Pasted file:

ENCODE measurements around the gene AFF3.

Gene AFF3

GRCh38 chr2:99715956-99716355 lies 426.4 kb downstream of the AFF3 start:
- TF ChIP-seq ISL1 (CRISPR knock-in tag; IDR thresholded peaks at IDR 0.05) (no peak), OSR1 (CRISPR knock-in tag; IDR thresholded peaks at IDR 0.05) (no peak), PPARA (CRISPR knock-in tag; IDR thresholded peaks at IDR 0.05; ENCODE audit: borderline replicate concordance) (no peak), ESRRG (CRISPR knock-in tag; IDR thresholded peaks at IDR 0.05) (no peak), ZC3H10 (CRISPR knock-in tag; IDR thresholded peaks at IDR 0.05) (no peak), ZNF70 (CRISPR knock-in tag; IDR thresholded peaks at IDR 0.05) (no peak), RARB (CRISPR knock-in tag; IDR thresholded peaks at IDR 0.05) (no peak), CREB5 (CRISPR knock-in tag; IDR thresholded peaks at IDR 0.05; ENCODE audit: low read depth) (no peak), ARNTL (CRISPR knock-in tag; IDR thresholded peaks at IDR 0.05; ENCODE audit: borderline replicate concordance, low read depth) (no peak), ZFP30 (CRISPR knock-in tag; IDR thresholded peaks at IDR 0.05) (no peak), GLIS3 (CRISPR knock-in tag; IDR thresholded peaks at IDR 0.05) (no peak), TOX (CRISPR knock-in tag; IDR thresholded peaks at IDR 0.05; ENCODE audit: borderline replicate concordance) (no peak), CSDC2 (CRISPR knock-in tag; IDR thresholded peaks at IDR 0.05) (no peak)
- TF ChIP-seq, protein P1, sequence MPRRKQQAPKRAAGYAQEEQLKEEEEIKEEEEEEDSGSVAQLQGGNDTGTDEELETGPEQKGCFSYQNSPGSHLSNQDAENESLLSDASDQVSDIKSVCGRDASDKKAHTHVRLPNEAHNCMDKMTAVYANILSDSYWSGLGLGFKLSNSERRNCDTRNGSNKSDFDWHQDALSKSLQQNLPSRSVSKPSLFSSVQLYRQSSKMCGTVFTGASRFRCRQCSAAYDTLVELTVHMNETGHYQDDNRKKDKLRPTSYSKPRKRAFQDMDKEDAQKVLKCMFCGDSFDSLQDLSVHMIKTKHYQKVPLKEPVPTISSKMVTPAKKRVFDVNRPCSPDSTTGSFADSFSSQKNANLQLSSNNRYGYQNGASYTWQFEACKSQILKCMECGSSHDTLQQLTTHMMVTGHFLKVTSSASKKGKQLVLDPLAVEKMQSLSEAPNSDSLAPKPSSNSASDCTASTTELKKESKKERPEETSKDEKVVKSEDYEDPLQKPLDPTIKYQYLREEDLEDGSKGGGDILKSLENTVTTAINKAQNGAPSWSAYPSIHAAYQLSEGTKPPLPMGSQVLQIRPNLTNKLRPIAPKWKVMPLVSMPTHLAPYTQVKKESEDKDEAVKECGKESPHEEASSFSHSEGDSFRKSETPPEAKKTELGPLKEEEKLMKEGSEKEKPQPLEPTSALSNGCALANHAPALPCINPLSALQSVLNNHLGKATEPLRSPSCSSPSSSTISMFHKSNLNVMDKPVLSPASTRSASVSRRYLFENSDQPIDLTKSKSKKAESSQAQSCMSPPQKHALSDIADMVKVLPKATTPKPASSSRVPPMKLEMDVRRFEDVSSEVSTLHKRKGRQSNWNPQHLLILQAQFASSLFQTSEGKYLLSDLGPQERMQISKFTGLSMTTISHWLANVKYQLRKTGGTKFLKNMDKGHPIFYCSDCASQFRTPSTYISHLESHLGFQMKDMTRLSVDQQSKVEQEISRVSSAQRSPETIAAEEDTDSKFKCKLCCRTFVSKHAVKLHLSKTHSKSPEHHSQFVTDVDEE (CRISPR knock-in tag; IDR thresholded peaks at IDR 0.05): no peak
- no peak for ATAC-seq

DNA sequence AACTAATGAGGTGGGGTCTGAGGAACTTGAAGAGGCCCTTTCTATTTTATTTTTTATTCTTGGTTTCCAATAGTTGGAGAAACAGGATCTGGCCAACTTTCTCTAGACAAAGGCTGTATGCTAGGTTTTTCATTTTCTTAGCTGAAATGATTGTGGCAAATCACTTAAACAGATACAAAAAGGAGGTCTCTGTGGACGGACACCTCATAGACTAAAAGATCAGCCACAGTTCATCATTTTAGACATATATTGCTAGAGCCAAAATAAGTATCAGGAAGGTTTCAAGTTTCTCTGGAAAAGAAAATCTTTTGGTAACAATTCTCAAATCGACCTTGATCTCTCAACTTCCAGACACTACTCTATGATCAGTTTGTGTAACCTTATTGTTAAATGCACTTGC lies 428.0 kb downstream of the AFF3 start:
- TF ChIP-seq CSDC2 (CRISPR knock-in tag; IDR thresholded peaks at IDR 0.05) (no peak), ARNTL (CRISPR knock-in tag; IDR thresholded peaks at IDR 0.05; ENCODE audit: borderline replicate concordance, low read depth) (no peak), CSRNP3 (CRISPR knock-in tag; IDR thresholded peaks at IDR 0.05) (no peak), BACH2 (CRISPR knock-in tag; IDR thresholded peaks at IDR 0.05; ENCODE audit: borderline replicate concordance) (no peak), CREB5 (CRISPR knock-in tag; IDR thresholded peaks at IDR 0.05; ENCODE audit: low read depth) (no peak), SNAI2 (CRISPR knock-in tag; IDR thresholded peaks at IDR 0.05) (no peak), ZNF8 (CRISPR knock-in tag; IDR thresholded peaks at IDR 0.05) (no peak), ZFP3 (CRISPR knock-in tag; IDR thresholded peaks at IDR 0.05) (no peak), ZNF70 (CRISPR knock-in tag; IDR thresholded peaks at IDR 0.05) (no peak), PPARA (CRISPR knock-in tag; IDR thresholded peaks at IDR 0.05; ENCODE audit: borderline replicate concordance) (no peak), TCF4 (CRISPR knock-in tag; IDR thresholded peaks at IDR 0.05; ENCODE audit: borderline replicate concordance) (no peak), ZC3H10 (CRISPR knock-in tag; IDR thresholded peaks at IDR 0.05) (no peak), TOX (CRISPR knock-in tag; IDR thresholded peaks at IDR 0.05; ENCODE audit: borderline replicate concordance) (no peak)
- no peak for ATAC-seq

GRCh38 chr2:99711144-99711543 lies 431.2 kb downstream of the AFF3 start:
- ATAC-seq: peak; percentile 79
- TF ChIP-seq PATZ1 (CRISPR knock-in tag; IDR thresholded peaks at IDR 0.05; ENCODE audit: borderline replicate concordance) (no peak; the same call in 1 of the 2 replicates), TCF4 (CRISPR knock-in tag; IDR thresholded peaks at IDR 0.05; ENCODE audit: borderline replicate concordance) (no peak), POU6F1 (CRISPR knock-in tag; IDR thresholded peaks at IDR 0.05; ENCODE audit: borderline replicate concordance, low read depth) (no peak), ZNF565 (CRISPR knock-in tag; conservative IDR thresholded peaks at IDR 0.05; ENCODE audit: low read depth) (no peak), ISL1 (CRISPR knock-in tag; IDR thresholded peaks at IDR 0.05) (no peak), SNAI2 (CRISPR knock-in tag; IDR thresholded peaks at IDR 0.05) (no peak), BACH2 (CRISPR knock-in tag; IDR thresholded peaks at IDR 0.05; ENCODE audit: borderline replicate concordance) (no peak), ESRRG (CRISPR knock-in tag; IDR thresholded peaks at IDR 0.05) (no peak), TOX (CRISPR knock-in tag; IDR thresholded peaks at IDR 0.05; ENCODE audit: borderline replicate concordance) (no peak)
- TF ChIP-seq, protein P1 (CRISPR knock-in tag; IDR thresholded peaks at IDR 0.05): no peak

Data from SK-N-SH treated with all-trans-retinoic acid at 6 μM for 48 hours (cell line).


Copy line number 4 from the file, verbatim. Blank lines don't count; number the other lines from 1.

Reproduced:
- TF ChIP-seq ISL1 (CRISPR knock-in tag; IDR thresholded peaks at IDR 0.05) (no peak), OSR1 (CRISPR knock-in tag; IDR thresholded peaks at IDR 0.05) (no peak), PPARA (CRISPR knock-in tag; IDR thresholded peaks at IDR 0.05; ENCODE audit: borderline replicate concordance) (no peak), ESRRG (CRISPR knock-in tag; IDR thresholded peaks at IDR 0.05) (no peak), ZC3H10 (CRISPR knock-in tag; IDR thresholded peaks at IDR 0.05) (no peak), ZNF70 (CRISPR knock-in tag; IDR thresholded peaks at IDR 0.05) (no peak), RARB (CRISPR knock-in tag; IDR thresholded peaks at IDR 0.05) (no peak), CREB5 (CRISPR knock-in tag; IDR thresholded peaks at IDR 0.05; ENCODE audit: low read depth) (no peak), ARNTL (CRISPR knock-in tag; IDR thresholded peaks at IDR 0.05; ENCODE audit: borderline replicate concordance, low read depth) (no peak), ZFP30 (CRISPR knock-in tag; IDR thresholded peaks at IDR 0.05) (no peak), GLIS3 (CRISPR knock-in tag; IDR thresholded peaks at IDR 0.05) (no peak), TOX (CRISPR knock-in tag; IDR thresholded peaks at IDR 0.05; ENCODE audit: borderline replicate concordance) (no peak), CSDC2 (CRISPR knock-in tag; IDR thresholded peaks at IDR 0.05) (no peak)